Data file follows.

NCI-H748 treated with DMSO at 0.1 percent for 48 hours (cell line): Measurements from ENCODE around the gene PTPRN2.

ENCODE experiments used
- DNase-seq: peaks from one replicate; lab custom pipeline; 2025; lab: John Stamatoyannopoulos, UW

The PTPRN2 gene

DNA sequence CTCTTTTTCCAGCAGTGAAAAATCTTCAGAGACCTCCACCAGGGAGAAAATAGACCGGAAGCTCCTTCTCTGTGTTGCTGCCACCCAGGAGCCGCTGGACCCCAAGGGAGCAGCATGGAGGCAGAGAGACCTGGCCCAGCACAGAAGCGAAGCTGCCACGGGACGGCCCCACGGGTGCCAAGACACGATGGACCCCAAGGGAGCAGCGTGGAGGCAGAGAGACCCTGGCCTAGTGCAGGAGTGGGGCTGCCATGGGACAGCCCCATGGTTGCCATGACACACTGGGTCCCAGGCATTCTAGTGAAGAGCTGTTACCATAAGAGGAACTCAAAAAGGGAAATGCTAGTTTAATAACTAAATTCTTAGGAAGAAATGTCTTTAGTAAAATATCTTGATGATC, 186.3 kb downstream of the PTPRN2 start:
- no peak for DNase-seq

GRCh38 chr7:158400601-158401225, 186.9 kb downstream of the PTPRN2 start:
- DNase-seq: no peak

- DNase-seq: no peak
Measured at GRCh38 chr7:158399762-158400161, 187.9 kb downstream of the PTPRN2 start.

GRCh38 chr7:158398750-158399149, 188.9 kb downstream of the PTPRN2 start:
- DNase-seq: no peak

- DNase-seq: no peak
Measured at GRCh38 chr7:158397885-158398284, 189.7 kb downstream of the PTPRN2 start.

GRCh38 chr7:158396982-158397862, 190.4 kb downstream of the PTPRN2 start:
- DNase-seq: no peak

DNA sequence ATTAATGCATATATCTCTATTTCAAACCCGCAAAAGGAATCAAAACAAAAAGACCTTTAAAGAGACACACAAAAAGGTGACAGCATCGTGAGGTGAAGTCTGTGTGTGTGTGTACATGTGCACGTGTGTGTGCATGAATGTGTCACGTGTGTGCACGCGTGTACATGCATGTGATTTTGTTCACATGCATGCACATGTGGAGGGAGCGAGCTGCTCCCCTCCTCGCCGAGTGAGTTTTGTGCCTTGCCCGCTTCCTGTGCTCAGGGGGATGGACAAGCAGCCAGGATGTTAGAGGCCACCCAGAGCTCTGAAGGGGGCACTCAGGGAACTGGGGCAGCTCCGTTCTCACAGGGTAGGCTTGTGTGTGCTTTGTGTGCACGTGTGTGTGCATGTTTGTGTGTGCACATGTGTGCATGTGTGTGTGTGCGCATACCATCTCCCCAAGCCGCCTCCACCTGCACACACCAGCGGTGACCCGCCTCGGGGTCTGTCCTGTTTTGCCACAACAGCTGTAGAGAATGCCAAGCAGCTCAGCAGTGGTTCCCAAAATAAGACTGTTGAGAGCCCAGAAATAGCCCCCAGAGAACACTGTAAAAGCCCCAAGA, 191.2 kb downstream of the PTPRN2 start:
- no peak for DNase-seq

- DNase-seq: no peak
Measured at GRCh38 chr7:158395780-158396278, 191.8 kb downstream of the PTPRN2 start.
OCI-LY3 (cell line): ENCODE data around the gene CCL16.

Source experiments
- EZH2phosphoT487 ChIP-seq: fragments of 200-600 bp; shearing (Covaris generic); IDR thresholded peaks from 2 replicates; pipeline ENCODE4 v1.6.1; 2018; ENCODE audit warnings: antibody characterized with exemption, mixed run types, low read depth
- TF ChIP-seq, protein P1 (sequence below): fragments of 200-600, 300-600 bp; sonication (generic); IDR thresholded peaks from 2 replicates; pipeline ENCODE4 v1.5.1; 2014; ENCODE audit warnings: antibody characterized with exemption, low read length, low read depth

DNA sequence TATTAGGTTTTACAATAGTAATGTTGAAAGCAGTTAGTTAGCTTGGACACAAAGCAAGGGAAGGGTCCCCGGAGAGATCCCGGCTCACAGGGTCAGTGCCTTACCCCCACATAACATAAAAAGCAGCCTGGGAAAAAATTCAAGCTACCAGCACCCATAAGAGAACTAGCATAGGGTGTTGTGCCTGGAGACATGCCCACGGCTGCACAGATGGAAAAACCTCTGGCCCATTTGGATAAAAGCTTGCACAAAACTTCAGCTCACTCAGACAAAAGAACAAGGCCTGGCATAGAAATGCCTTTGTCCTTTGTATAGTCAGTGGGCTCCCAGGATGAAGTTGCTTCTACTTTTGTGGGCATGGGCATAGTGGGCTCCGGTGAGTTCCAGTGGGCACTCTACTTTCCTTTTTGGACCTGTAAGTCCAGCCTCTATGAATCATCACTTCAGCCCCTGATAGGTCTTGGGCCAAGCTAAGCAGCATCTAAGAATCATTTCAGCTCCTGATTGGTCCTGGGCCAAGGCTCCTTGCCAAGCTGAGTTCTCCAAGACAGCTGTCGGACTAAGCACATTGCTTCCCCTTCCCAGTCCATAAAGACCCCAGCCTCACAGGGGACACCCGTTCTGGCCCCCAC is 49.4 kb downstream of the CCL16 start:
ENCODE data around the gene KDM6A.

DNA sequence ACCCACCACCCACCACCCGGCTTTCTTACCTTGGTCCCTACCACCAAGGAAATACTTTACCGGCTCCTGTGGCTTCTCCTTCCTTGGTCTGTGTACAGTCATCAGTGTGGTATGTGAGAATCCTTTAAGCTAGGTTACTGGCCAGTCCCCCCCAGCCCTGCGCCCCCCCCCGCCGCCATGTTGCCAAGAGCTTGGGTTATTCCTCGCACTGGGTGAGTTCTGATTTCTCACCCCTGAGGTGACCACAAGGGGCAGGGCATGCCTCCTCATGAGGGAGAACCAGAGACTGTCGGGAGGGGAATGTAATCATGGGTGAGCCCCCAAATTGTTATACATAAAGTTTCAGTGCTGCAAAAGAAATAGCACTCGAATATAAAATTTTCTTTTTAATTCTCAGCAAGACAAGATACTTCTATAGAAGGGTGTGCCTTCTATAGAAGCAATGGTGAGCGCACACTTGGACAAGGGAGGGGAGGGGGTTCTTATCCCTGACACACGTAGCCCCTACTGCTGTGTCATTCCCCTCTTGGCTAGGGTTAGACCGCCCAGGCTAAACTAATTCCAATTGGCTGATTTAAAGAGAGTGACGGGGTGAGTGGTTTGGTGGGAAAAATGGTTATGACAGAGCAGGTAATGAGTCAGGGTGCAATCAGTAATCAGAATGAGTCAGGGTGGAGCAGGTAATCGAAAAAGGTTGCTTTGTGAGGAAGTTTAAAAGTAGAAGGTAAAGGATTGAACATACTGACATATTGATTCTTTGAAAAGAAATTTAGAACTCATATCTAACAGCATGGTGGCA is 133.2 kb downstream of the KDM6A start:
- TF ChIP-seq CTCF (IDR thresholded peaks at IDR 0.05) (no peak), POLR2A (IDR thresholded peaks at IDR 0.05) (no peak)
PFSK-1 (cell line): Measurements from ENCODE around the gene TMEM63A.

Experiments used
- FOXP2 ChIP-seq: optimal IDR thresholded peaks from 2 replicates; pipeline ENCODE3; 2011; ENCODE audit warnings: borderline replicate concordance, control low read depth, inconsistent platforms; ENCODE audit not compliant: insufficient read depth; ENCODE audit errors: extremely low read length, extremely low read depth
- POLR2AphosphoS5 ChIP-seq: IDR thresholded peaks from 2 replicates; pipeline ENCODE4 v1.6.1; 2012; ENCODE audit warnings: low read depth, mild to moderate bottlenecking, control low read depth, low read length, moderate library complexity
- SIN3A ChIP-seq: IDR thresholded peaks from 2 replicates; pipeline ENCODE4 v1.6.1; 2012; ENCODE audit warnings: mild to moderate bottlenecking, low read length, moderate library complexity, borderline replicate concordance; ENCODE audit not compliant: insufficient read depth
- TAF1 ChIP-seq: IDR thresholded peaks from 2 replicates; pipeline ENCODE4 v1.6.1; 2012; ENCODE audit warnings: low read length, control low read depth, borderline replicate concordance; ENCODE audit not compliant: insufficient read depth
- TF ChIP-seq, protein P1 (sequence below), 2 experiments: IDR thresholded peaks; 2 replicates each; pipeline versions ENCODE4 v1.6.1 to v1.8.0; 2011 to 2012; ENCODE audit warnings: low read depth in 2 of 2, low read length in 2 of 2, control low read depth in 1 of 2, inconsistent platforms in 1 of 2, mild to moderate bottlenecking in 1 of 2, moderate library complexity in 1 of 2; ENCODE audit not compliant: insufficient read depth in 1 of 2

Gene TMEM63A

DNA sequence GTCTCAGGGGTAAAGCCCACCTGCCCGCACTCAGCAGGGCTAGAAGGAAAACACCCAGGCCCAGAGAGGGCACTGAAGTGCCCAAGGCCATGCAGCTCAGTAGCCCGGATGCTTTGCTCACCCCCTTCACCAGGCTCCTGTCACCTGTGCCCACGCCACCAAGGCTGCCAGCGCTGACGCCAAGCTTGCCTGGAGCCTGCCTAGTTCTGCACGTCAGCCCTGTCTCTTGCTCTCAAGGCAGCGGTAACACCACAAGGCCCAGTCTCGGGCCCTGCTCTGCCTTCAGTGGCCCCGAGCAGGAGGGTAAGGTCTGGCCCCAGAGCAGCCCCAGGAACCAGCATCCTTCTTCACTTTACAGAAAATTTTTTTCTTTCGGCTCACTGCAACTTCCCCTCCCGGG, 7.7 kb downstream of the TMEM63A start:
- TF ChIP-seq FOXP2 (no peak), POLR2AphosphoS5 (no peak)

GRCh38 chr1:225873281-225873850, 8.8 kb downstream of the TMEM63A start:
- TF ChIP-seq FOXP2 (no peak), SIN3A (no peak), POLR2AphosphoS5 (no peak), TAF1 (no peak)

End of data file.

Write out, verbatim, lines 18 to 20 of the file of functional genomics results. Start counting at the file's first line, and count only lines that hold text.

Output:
- no peak for DNase-seq

- DNase-seq: no peak
Measured at GRCh38 chr7:158395780-158396278, 191.8 kb downstream of the PTPRN2 start.